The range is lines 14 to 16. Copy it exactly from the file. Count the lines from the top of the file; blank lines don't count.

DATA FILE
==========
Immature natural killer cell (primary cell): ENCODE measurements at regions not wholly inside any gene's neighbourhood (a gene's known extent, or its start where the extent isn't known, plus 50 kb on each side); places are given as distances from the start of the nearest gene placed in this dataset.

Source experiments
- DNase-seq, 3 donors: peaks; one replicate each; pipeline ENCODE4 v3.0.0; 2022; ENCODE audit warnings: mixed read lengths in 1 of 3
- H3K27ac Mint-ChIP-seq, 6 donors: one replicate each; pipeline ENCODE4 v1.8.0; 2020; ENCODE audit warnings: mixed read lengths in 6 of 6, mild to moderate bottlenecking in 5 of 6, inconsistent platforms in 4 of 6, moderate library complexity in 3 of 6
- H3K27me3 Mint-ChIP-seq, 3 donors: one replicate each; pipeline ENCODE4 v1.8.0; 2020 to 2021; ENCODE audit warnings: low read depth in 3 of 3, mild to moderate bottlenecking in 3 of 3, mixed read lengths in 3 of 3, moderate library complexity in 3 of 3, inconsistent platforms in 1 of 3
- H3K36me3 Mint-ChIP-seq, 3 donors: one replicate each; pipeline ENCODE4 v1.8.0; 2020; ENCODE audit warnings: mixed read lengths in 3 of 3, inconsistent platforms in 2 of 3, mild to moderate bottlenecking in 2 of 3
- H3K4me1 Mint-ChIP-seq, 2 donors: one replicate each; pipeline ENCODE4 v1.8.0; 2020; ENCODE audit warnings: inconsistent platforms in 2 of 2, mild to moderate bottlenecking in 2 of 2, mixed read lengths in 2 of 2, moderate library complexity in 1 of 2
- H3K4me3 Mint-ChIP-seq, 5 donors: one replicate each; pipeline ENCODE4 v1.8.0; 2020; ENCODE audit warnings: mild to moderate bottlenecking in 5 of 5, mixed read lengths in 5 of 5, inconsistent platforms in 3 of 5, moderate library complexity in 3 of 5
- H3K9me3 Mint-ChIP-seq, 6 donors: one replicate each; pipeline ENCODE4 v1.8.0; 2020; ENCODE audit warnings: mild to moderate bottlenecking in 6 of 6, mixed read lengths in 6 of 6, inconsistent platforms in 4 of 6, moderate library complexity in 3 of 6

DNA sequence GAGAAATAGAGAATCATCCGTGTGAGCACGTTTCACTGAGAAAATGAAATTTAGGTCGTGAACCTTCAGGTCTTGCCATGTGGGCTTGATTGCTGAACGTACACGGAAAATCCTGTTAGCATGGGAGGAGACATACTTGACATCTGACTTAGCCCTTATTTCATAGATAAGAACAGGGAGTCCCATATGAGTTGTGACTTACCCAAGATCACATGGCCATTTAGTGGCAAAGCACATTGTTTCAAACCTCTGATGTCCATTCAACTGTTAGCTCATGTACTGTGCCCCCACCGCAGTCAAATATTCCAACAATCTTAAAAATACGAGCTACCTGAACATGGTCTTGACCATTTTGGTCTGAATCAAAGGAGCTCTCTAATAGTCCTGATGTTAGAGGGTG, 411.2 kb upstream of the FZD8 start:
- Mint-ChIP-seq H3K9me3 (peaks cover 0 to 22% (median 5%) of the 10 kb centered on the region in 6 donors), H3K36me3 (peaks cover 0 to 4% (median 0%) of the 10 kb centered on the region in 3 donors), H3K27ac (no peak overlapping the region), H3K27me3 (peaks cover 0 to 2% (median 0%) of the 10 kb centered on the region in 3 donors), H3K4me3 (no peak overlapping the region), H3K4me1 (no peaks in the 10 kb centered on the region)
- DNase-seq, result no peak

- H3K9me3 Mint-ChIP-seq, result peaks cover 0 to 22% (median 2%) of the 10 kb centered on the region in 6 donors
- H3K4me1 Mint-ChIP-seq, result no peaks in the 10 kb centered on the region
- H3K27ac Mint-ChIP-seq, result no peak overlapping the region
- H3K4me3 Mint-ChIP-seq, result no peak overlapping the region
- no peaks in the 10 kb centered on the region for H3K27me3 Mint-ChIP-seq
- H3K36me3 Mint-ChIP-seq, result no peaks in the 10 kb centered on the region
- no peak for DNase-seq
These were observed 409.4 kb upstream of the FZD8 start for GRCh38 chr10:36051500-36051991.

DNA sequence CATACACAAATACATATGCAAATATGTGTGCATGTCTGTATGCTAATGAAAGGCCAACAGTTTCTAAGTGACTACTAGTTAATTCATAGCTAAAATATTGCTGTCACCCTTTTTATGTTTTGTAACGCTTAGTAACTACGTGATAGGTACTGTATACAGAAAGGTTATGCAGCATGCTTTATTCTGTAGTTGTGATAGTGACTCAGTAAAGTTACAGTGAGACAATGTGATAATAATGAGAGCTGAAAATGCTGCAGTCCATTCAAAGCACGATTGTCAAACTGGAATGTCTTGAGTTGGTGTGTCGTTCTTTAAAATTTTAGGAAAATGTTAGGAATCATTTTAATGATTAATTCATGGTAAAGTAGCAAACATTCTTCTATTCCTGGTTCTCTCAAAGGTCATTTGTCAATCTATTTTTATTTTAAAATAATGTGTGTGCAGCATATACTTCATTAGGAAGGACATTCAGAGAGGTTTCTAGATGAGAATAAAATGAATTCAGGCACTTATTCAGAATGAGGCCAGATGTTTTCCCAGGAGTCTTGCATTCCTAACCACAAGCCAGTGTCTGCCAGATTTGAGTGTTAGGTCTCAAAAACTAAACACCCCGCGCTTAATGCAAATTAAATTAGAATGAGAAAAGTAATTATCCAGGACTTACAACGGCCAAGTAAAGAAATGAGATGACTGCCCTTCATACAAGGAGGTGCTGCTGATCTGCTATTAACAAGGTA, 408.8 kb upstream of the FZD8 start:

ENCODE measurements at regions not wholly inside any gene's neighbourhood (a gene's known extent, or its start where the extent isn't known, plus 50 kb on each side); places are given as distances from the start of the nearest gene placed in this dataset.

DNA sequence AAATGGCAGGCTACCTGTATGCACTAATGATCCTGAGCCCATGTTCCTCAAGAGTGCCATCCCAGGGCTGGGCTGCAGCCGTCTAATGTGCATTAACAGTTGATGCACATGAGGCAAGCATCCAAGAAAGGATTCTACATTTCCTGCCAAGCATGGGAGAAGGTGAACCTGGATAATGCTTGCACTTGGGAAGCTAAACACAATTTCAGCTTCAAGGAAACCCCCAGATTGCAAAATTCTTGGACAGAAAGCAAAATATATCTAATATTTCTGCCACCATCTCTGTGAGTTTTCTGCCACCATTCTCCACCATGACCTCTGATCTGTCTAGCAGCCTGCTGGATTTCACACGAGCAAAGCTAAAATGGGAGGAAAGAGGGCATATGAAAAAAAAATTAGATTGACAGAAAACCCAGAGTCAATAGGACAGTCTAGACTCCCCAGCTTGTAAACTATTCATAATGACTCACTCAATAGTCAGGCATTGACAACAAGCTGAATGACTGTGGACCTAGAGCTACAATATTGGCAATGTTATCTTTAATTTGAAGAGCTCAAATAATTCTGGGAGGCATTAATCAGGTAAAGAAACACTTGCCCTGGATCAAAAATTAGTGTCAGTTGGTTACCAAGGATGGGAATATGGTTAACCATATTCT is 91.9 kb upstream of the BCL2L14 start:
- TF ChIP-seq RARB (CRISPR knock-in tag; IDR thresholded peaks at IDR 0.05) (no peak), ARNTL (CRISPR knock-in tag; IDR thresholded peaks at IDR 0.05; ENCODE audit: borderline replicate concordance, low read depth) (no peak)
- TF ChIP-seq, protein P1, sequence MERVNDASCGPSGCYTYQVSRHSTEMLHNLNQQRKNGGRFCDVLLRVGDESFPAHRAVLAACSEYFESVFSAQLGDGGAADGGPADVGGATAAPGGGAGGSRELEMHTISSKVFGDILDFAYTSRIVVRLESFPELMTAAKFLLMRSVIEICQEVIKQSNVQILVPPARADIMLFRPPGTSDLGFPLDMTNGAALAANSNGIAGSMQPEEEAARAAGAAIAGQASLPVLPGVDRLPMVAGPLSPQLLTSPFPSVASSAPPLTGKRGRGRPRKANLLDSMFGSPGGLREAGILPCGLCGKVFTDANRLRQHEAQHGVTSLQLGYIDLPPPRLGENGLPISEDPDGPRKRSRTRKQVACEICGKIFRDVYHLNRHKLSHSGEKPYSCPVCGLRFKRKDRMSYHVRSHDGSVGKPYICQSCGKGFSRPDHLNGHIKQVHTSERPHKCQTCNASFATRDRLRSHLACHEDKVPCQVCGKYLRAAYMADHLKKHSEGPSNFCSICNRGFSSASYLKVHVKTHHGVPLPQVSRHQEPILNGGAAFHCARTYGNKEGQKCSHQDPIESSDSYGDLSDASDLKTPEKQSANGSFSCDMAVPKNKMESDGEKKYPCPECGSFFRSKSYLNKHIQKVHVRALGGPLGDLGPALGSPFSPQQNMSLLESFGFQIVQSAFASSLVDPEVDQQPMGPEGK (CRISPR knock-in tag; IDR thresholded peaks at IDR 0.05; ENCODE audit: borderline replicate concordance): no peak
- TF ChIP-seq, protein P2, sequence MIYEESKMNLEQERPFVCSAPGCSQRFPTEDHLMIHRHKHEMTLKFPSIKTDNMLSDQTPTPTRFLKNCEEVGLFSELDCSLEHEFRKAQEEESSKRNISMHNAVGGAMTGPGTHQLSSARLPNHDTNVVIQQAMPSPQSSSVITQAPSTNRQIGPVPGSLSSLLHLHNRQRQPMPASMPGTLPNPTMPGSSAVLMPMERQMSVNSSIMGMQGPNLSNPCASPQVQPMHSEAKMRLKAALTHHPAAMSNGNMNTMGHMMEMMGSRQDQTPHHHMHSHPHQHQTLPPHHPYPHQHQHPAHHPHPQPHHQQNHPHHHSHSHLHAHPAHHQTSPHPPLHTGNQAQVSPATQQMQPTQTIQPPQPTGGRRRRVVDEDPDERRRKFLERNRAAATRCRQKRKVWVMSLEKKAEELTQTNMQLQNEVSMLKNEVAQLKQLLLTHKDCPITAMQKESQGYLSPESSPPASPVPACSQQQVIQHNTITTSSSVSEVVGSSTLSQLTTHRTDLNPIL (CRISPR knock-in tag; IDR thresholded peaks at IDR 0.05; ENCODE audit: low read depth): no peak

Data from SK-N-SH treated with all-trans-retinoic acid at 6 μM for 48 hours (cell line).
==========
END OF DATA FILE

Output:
- H3K4me1 Mint-ChIP-seq, result no peaks in the 10 kb centered on the region
- H3K27ac Mint-ChIP-seq, result no peak overlapping the region
- H3K4me3 Mint-ChIP-seq, result no peak overlapping the region